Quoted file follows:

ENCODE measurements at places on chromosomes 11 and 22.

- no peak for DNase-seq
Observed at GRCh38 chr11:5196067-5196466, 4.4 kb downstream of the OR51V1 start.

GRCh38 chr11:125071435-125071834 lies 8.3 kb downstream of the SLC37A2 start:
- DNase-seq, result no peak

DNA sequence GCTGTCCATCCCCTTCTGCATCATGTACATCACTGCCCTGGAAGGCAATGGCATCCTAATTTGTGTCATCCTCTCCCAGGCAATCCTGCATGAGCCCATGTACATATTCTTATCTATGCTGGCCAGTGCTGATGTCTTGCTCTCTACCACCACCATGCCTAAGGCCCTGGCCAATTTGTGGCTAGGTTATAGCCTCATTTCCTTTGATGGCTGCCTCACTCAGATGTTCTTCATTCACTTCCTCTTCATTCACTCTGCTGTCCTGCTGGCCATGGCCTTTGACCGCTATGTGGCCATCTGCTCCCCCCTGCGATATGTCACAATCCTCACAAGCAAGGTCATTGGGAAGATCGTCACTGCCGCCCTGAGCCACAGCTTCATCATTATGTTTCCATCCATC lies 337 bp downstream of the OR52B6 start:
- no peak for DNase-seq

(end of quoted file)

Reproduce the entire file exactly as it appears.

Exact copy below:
ENCODE measurements at places on chromosomes 11 and 22.

- no peak for DNase-seq
Observed at GRCh38 chr11:5196067-5196466, 4.4 kb downstream of the OR51V1 start.

GRCh38 chr11:125071435-125071834 lies 8.3 kb downstream of the SLC37A2 start:
- DNase-seq, result no peak

DNA sequence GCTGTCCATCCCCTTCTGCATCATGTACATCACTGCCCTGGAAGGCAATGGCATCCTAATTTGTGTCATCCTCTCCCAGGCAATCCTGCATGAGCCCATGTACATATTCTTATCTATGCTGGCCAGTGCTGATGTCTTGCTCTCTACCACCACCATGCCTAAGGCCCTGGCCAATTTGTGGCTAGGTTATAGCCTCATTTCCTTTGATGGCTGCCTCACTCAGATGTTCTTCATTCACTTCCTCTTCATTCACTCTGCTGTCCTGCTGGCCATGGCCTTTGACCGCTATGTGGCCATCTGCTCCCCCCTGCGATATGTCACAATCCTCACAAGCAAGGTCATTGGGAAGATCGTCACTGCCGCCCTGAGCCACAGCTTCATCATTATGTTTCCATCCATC lies 337 bp downstream of the OR52B6 start:
- no peak for DNase-seq